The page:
3. Fear Extinction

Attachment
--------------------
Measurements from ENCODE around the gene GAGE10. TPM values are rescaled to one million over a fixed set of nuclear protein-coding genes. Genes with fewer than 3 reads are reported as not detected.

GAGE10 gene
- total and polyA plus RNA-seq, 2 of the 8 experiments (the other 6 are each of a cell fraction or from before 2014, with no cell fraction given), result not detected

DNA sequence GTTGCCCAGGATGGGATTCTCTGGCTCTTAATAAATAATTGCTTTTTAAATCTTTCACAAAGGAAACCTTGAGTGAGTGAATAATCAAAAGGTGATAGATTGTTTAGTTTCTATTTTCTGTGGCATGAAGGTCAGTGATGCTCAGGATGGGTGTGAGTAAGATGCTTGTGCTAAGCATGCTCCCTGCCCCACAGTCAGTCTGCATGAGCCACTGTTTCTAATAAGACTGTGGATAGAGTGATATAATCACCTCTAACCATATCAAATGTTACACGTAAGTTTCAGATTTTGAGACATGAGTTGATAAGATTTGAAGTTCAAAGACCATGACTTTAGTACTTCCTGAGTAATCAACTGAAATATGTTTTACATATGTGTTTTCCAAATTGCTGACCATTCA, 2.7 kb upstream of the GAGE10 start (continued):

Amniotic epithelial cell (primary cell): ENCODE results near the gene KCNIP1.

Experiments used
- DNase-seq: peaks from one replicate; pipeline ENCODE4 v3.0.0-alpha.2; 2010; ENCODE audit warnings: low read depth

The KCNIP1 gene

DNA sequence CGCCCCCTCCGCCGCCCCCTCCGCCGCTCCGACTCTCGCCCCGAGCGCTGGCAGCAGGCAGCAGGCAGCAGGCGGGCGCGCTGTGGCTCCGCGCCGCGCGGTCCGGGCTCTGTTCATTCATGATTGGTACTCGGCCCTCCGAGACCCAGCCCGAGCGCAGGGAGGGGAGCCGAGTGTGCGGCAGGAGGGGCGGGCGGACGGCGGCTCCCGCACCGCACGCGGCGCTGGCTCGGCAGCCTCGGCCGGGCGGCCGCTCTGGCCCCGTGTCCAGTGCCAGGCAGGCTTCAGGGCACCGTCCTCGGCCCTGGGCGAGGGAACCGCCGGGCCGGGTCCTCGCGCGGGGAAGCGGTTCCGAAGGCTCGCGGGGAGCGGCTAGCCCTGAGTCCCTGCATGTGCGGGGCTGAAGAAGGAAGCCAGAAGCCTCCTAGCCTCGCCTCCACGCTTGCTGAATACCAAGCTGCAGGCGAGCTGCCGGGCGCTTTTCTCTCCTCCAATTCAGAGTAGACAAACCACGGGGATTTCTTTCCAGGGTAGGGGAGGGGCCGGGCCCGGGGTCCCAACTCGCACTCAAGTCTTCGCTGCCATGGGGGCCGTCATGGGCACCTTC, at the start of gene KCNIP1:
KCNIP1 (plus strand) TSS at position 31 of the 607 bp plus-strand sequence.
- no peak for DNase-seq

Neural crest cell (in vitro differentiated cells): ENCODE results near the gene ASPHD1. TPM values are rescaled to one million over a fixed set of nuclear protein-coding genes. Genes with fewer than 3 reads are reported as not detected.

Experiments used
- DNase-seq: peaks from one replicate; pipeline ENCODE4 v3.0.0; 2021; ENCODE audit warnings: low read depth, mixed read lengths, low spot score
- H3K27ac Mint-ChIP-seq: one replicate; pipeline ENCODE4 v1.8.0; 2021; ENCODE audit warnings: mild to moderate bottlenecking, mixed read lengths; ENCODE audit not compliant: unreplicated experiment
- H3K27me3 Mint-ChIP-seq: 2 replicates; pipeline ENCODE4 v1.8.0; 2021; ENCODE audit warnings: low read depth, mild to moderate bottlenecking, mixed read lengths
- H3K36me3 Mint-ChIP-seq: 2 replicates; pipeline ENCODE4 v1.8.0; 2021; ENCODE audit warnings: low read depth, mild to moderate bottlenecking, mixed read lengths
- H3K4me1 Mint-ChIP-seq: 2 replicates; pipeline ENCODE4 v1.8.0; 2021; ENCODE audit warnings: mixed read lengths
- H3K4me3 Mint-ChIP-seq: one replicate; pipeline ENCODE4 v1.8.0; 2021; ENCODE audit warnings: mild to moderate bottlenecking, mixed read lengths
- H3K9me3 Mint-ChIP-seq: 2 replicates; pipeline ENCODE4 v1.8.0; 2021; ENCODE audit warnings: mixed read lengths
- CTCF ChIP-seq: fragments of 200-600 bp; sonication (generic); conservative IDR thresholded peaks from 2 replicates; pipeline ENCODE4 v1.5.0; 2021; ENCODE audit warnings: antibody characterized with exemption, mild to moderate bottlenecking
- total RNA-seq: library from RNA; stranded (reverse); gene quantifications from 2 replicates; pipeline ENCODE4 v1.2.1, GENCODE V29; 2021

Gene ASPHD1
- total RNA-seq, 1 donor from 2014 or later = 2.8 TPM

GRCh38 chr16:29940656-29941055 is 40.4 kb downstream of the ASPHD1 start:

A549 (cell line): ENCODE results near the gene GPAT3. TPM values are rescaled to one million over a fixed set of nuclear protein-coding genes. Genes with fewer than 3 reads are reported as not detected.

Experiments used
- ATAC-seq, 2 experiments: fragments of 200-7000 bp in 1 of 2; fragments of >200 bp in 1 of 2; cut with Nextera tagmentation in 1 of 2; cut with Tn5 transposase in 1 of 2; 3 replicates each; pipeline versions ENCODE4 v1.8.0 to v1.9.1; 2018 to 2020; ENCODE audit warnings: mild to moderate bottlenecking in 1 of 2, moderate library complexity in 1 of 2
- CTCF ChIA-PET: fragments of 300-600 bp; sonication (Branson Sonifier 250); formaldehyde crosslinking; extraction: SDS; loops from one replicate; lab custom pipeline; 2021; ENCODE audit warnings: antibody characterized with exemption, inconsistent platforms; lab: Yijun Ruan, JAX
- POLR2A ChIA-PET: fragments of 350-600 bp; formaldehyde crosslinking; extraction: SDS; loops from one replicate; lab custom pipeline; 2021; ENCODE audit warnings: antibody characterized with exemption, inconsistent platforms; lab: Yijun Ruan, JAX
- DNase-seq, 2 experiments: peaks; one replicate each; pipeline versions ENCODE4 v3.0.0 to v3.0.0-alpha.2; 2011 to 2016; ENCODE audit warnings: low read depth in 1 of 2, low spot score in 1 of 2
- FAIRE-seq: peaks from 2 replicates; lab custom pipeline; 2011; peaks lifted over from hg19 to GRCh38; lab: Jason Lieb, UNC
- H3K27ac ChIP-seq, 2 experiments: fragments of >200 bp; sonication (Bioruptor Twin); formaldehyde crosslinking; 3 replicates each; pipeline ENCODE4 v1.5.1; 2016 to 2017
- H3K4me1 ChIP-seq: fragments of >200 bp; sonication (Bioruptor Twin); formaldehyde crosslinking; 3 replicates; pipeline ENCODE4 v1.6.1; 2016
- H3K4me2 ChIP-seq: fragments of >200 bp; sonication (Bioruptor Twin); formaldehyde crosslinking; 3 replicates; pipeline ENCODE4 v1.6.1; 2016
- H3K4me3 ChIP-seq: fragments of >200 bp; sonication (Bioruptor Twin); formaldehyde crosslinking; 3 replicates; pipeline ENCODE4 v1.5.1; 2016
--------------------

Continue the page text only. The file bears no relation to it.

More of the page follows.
Pharmacological and behavior interventions for inhibiting fear and anxiety are important in the management of different types of anxiety disorders. In the fear conditioning paradigm, the inhibition of conditioned fear is called extinction, that is, a reduction in the measured level of fear to a cue previously paired with an aversive event when the cue is repeatedly presented in the absence of the aversive event.[100] Extinction is considered a form of new learning that counteracts the expression of the conditioned fear response, it is not simply forgetting of fear memory.[101] Several reports suggest that similar to the acquisition of fear responses the extinction of fear responses is NMDA receptor-dependent and involves L-type voltage-gated calcium channels (L-VGCCs).[102],[103] Fear extinction also produces changes in the intracellular cascade involving kinase and phosphatase activity[104] and protein synthesis.[105],[106] For example, Falls and colleagues[103] reported that intra-amygdala infusion of the NMDA receptor antagonist AP5 prevented extinction in a dose-dependent manner. These results are consistent with other experiments in which AP5 and other NMDA antagonists blocked the extinction of contextual fear conditioning, inhibitory avoidance, and eye blink conditioning (a form of fear conditioning performed in humans).[104],[107],[108] Zimmerman and Maren[109] found that infusion of the NMDA receptor antagonist APV into the basolateral complex or the central amygdaloid nuclei impaired the acquisition of extinction memory. In contrast, the AMPA receptor antagonist NBQX impaired the expression of fear conditioned to an auditory stimulus, suggesting the NMDA and AMPA receptors have different contributions to the expression and extinction of conditioned fear. Taken together, these results suggest that NMDA receptor-mediated transmission plays an important role in the formation and consolidation of extinction.